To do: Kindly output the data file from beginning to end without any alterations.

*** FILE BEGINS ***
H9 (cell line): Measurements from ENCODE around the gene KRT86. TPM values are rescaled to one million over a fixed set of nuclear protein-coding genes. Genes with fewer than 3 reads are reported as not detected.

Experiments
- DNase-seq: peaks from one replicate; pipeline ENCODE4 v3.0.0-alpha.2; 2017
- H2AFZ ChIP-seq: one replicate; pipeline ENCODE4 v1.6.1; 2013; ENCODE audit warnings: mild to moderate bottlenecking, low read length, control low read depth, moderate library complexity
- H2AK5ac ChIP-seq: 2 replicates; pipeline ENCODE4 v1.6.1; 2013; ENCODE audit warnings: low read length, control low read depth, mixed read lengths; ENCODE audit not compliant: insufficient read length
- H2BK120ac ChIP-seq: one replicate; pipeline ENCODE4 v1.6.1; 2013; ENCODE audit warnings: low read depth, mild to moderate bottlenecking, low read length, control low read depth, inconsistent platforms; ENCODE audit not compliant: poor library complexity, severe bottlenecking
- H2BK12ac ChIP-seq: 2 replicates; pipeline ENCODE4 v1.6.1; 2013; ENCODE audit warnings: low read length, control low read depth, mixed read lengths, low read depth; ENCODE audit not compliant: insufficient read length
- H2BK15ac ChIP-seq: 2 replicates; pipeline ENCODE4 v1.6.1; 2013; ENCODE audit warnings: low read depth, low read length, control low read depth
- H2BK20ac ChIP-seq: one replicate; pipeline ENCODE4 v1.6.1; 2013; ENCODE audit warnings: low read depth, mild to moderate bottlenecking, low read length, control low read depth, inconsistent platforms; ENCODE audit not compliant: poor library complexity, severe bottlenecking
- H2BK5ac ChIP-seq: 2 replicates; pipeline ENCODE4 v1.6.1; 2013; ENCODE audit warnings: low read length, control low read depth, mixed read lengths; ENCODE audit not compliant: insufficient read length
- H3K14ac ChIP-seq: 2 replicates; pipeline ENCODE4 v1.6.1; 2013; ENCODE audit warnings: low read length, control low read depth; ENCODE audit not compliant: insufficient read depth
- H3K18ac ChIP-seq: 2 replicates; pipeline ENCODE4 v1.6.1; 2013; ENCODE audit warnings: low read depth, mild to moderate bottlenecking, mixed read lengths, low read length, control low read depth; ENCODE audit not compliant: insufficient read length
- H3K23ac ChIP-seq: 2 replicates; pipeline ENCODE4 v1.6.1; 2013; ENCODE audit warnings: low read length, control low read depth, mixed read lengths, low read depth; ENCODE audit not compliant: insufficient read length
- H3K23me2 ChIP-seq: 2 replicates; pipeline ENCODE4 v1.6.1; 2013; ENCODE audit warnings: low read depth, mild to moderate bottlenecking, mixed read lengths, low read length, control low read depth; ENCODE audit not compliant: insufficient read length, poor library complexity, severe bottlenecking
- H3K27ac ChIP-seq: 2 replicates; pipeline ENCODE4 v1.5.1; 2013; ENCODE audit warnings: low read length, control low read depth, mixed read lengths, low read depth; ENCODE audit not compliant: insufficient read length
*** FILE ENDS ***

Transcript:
H9 (cell line): Measurements from ENCODE around the gene KRT86. TPM values are rescaled to one million over a fixed set of nuclear protein-coding genes. Genes with fewer than 3 reads are reported as not detected.

Experiments
- DNase-seq: peaks from one replicate; pipeline ENCODE4 v3.0.0-alpha.2; 2017
- H2AFZ ChIP-seq: one replicate; pipeline ENCODE4 v1.6.1; 2013; ENCODE audit warnings: mild to moderate bottlenecking, low read length, control low read depth, moderate library complexity
- H2AK5ac ChIP-seq: 2 replicates; pipeline ENCODE4 v1.6.1; 2013; ENCODE audit warnings: low read length, control low read depth, mixed read lengths; ENCODE audit not compliant: insufficient read length
- H2BK120ac ChIP-seq: one replicate; pipeline ENCODE4 v1.6.1; 2013; ENCODE audit warnings: low read depth, mild to moderate bottlenecking, low read length, control low read depth, inconsistent platforms; ENCODE audit not compliant: poor library complexity, severe bottlenecking
- H2BK12ac ChIP-seq: 2 replicates; pipeline ENCODE4 v1.6.1; 2013; ENCODE audit warnings: low read length, control low read depth, mixed read lengths, low read depth; ENCODE audit not compliant: insufficient read length
- H2BK15ac ChIP-seq: 2 replicates; pipeline ENCODE4 v1.6.1; 2013; ENCODE audit warnings: low read depth, low read length, control low read depth
- H2BK20ac ChIP-seq: one replicate; pipeline ENCODE4 v1.6.1; 2013; ENCODE audit warnings: low read depth, mild to moderate bottlenecking, low read length, control low read depth, inconsistent platforms; ENCODE audit not compliant: poor library complexity, severe bottlenecking
- H2BK5ac ChIP-seq: 2 replicates; pipeline ENCODE4 v1.6.1; 2013; ENCODE audit warnings: low read length, control low read depth, mixed read lengths; ENCODE audit not compliant: insufficient read length
- H3K14ac ChIP-seq: 2 replicates; pipeline ENCODE4 v1.6.1; 2013; ENCODE audit warnings: low read length, control low read depth; ENCODE audit not compliant: insufficient read depth
- H3K18ac ChIP-seq: 2 replicates; pipeline ENCODE4 v1.6.1; 2013; ENCODE audit warnings: low read depth, mild to moderate bottlenecking, mixed read lengths, low read length, control low read depth; ENCODE audit not compliant: insufficient read length
- H3K23ac ChIP-seq: 2 replicates; pipeline ENCODE4 v1.6.1; 2013; ENCODE audit warnings: low read length, control low read depth, mixed read lengths, low read depth; ENCODE audit not compliant: insufficient read length
- H3K23me2 ChIP-seq: 2 replicates; pipeline ENCODE4 v1.6.1; 2013; ENCODE audit warnings: low read depth, mild to moderate bottlenecking, mixed read lengths, low read length, control low read depth; ENCODE audit not compliant: insufficient read length, poor library complexity, severe bottlenecking
- H3K27ac ChIP-seq: 2 replicates; pipeline ENCODE4 v1.5.1; 2013; ENCODE audit warnings: low read length, control low read depth, mixed read lengths, low read depth; ENCODE audit not compliant: insufficient read length